More than 3.3. million U.S. homeowners will be on the hook for delinquent payments when mortgage forbearance ends. While some of those homeowners who are overleveraged or unaware of their options will contribute to a wave of foreclosures, most will be able to work with their lenders to either refinance their mortgage or sell to cash in on rising home values.
The U.S. housing market will likely withstand a wave of foreclosures as investors and first-time homebuyers purchase these homes, according to a new report from Redfin (redfin.com), the technology-powered real estate brokerage. This analysis was conducted by Redfin Chief Economist Daryl Fairweather.
At the peak of the foreclosure crisis in 2010, the national average loan-to-value ratio was 94%, meaning the average homeowner owed her lender nearly as much (94%) as the value of her home. As a result, many financially stressed homeowners couldn’t even afford to sell their home after paying agent fees of 6% and closing costs, so they often ended up in foreclosure. Currently, the average loan-to-value ratio, among metros that report data, is 70%, meaning that the average homeowner has built 10% additional equity beyond an initial 20% down payment.
Currently, the metro with the highest loan-to-value ratio is Virginia Beach at 86.2%, but that is likely due to the high volume of low-downpayment mortgages for local veterans. But because military employment has been unaffected by the pandemic, just 0.3% of homeowners say they are somewhat likely or very likely to be in foreclosure in the next two months, according to the Census Household Pulse Survey (see the table in Redfin report for data on each metro).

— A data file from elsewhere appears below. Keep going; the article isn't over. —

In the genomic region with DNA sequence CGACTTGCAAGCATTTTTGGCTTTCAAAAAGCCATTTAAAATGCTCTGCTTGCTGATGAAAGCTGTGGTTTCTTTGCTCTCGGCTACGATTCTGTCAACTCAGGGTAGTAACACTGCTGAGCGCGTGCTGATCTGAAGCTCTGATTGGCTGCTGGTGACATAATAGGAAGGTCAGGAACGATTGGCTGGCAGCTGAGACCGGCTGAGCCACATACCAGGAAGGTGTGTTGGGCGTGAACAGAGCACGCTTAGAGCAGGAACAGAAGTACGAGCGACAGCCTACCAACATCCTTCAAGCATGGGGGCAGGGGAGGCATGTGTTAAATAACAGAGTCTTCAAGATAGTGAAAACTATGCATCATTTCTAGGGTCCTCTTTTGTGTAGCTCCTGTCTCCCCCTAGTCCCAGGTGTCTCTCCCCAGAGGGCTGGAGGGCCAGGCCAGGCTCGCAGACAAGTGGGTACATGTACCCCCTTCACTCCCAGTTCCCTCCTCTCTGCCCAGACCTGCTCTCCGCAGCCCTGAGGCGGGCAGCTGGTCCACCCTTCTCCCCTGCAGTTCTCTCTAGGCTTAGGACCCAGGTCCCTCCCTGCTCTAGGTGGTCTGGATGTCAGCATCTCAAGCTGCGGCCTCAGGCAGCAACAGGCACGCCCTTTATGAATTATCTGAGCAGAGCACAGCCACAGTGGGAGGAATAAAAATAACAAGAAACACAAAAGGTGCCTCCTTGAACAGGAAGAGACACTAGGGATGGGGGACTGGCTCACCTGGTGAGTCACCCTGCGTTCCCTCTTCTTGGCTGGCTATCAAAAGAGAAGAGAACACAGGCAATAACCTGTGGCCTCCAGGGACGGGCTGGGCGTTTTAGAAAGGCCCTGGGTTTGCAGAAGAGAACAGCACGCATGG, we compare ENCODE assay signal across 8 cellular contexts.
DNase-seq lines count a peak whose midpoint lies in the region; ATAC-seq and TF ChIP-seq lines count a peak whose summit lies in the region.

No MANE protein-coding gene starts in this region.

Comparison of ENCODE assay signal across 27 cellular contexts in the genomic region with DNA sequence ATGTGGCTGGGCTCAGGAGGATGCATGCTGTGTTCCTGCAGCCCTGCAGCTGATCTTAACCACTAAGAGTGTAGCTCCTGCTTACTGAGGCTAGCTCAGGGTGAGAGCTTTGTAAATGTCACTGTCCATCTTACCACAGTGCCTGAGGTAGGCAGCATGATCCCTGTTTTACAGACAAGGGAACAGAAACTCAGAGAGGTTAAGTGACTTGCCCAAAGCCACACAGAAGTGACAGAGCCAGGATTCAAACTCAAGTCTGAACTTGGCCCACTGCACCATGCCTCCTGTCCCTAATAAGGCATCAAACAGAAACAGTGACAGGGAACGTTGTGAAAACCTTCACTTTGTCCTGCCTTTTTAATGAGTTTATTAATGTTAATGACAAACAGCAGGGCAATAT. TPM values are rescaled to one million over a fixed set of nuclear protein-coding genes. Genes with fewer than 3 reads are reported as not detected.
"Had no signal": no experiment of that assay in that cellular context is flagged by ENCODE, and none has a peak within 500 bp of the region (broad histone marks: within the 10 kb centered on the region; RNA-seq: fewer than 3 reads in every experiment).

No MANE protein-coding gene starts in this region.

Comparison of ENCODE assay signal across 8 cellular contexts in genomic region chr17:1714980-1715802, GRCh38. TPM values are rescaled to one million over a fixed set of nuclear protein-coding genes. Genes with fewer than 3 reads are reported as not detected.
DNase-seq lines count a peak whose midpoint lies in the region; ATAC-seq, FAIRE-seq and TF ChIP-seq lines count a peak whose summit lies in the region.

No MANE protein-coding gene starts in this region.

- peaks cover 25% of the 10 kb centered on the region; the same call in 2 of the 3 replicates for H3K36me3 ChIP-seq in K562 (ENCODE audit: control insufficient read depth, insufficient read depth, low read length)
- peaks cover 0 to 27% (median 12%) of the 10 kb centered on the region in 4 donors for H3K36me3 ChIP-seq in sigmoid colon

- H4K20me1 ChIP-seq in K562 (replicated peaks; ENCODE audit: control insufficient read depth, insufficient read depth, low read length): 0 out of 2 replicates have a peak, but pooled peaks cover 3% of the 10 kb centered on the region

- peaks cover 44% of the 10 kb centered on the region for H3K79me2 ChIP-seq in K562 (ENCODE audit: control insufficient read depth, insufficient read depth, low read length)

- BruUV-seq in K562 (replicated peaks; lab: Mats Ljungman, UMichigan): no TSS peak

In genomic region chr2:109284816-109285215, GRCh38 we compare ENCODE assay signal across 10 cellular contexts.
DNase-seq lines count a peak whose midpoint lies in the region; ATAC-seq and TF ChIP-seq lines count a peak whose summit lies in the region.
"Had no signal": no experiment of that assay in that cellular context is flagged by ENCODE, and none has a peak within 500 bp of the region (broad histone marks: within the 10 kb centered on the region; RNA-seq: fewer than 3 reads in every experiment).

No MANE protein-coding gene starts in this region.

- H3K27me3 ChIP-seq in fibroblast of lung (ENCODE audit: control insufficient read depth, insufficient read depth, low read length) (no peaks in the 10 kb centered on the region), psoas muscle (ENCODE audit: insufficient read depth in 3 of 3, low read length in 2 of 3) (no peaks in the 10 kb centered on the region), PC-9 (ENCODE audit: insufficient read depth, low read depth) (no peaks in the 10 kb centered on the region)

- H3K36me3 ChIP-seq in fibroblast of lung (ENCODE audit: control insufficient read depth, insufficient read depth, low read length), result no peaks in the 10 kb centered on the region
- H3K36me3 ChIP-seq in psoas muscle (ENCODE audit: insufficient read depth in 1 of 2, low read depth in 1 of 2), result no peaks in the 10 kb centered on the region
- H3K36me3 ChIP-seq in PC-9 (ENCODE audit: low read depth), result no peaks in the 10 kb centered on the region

Las Vegas has the highest unemployment rate at 14.8%, but Las Vegas homeowners have plenty of equity with an average loan-to-value ratio of 67.9%. As a result, many Las Vegas homeowners are tapping their home equity and downsizing. New listings are up 6.9% from last year, but for every seller there are buyers moving in, which has kept the housing market strong—home sales are up 9.3% from last year.
Homeowners in forbearance have options to avoid foreclosure
Atlanta has the highest share of homeowners reporting they feel they are very or somewhat likely to face foreclosure in the next two months at 3.8%, and the fourth-highest share of homeowners behind on mortgage payments at 13.5%.
Fannie Mae and Freddie Mac will allow borrowers in forbearance to defer repayment until the time the home is sold or refinanced. With record-low mortgage rates, homeowners behind on payments could theoretically refinance their mortgage debt into monthly payments lower than before the pandemic began. And if a borrower is in severe debt she may still be able to do a short sale or take advantage of cash-for-keys, where borrowers get a one-time payment to vacate their home.
Even if there is a wave of foreclosures, those foreclosed properties will have little impact on the overall housing market because there is a shortage of homes for sale—the total number of homes for sale is at a record low.
To view the full report, including charts and methodology, please visit: https://www.redfin.com/blog/Housing-Market-After-End-of-Forbearance/